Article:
Current Archaeology 233 (Vol XX, No. 5) August 2009 Editorial Editor: Lisa Westcott email@example.com 020 8819 5580 Features Editor: Neil Faulkner firstname.lastname@example.org News Editor: Christopher Catling email@example.com Art Editor: Mark Edwards firstname.lastname@example.org Sub Editor: Caitlin McCall email@example.com Publisher: Robert Selkirk firstname.lastname@example.org Current Publishing, Lamb House, Church Street, London W4 2PD Tel: 08456 44 77 07 (office hours) Fax: 08456 44 77 08 web: www.archaeology.co.uk Editor-in-Chief: Andrew Selkirk 9 Nassington Road, London NW3 2TX email@example.com 020 8819 5584 Advertising Page Advertising: Nick Charles firstname.lastname@example.org 020 8819 5573 Leaflet Advertising: Laurence Robertson email@example.com 07872 177971 Subscriptions Current Archaeology is published monthly for a subscription of £38 for 12 issues. Foreign subscriptions £48. Subscriptions should be sent to: Current Publishing, Lamb House, Church Street, London W4 2PD Tel: (office hours): 08456 44 77 07 or 020 8819 5580 Fax: 08456 44 77 08 Subscription queries to: firstname.lastname@example.org or online at: www.archaeology.co.uk Back issues: £4 each / £5 non-UK Binders: (holds 12 copies) £10 / £12 Slip Cases: (holds 12 copies) £12 / £14 Printed by St Ives Unauthorised reproduction in whole or part is prohibited without written permission. The publisher, editor and authors accept no responsibility in respect of any products, goods or services which may be advertised or referred to in this issue. Every effort has been made to secure permission for copyright material. In the event of any material being used inadvertently or where it has proved impossible to trace the copyright owner, acknowledgement will be made in a future issue. 220609180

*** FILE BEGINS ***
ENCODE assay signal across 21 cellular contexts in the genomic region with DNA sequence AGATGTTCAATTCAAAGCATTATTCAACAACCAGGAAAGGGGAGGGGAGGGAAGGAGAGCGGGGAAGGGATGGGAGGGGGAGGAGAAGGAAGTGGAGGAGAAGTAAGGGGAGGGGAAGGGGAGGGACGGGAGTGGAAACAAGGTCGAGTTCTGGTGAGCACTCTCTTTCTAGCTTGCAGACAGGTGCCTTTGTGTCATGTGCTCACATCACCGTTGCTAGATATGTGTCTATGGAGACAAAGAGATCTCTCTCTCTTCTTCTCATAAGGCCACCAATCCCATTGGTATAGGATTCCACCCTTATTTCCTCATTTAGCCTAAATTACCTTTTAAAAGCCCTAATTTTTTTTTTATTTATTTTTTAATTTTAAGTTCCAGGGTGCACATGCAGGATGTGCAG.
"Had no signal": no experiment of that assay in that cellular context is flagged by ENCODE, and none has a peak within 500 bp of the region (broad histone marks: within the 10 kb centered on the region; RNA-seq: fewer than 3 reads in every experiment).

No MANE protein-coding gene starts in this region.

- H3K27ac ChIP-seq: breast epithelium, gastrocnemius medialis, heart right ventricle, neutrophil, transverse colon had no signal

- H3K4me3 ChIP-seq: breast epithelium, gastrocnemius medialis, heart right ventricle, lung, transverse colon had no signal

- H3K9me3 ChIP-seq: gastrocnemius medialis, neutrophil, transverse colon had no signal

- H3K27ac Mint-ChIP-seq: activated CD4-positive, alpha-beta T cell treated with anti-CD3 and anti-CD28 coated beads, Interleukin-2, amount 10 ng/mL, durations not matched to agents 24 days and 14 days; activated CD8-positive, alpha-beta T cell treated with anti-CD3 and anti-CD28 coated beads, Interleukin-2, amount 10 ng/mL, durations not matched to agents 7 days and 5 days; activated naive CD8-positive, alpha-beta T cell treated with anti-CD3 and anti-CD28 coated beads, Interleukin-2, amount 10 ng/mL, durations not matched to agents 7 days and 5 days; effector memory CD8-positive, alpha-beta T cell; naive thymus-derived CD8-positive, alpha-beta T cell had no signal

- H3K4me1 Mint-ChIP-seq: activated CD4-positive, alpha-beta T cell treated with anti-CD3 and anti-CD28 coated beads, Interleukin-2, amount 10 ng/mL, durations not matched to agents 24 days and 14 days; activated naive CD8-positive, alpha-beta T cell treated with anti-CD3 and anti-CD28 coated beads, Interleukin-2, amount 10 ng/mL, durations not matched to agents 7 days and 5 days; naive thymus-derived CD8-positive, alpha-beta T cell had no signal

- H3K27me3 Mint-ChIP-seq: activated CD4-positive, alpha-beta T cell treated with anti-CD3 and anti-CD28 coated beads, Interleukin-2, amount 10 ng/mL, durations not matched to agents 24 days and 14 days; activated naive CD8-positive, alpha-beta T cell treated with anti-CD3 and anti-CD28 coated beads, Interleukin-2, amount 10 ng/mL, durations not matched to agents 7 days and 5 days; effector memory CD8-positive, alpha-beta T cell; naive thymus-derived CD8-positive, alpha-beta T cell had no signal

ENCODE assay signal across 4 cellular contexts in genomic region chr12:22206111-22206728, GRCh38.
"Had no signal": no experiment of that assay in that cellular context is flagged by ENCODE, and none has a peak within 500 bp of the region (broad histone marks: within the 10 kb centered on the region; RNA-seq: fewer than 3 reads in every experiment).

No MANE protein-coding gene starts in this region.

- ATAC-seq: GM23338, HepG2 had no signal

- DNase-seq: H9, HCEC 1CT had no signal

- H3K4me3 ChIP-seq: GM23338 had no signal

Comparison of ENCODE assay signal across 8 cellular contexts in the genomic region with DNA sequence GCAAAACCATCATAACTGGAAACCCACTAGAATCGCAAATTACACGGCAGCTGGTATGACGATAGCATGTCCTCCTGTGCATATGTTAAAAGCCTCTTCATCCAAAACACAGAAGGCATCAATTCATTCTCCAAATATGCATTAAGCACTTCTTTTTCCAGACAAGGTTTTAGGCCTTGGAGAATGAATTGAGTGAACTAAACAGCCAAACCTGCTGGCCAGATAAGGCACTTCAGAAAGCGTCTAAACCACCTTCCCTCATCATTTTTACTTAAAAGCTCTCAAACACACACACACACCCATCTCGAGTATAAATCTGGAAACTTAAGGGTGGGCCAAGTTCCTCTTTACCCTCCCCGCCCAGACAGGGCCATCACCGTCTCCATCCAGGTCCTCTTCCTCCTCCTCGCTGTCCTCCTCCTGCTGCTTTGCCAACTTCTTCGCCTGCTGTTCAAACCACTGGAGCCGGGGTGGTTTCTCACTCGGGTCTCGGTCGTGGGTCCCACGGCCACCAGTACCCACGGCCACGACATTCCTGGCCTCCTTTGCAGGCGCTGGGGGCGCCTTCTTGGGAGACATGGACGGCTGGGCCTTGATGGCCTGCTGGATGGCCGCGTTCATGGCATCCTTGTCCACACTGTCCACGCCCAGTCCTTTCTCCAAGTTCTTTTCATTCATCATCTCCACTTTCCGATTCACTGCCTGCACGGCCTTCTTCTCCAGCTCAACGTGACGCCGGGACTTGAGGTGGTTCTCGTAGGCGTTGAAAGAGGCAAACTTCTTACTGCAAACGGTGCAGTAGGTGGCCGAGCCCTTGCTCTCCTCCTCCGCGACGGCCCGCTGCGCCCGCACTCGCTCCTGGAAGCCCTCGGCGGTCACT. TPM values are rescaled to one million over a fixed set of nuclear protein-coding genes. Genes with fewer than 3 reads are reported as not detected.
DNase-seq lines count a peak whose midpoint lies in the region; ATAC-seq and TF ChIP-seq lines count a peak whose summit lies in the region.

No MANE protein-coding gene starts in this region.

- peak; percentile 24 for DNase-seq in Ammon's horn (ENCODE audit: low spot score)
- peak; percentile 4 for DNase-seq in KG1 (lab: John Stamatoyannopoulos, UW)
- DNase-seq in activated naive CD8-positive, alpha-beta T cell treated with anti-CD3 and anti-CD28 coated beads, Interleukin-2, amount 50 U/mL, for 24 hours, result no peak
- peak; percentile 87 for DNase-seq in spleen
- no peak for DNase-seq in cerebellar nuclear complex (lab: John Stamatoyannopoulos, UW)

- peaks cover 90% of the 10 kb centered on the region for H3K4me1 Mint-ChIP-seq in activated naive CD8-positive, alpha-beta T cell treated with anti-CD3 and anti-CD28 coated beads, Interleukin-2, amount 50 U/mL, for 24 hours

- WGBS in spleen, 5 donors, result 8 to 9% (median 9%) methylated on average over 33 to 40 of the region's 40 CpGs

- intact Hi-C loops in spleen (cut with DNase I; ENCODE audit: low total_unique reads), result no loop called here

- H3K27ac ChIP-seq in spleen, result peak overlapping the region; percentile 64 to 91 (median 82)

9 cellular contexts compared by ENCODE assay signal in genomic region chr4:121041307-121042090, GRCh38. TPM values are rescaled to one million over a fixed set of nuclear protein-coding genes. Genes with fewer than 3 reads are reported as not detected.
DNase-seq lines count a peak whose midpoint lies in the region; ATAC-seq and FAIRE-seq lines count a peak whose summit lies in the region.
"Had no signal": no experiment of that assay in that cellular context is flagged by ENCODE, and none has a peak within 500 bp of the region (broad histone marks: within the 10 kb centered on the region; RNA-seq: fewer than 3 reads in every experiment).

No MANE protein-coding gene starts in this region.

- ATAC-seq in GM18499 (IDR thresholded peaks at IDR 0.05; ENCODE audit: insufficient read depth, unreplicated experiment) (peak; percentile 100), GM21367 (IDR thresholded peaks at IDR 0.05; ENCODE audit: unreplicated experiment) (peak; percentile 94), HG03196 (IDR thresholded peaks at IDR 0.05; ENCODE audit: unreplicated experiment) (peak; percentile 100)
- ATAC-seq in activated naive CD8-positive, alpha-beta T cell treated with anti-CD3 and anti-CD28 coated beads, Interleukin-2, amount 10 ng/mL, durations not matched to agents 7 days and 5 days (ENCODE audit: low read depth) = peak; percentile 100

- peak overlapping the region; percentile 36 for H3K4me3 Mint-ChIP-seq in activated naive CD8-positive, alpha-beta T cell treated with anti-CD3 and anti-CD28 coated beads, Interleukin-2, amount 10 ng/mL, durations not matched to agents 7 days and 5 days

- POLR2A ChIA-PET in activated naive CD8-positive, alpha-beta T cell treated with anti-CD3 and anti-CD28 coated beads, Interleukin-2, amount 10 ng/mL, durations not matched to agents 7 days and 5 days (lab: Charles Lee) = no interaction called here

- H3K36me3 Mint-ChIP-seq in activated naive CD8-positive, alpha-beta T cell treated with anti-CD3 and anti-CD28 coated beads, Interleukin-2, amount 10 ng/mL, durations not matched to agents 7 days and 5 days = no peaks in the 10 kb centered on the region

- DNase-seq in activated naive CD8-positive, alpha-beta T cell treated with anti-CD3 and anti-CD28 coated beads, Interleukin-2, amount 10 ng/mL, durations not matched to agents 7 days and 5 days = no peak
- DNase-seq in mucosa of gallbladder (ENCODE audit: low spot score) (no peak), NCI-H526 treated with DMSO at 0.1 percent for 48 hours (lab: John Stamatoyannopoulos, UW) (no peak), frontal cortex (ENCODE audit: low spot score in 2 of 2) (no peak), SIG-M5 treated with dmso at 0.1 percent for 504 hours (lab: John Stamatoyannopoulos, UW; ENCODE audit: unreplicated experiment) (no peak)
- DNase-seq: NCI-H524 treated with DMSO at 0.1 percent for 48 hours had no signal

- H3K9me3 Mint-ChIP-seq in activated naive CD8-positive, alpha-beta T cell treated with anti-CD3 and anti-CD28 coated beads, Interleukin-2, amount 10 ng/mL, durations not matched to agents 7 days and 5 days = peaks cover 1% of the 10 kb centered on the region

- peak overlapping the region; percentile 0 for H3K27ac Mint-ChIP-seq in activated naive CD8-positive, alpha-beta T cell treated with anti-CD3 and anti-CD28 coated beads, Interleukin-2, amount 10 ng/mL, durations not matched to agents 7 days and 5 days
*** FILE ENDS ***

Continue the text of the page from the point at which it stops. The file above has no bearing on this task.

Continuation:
Liverpool Liverpool’s enterprising launch in 1715 of the world’s first commercial enclosed wet dock catapulted the city to international significance and changed its fortunes forever. An excavation by Oxford Archaeology North has uncovered the historic Old Dock, providing insight into the city’s long and remarkable past.
Who killed Lindow Man? For many years, the 2,000-year-old amazingly preserved bog body of Lindow Man was believed to be the victim of an Iron Age murder-sacrifice. But is this the case? Current Archaeology Features Editor Neil Faulkner examines fresh evidence that throws new light on this ancient whodunnit.
The ‘champion’s portion’? An interesting midden site in south Wales has turned out to contain important and mysterious evidence for Bronze Age feasting. Marvellous metalwork, plentiful pottery and a unique assemblage of pig bones has archaeologists asking: is this evidence of the epic champion’s portion?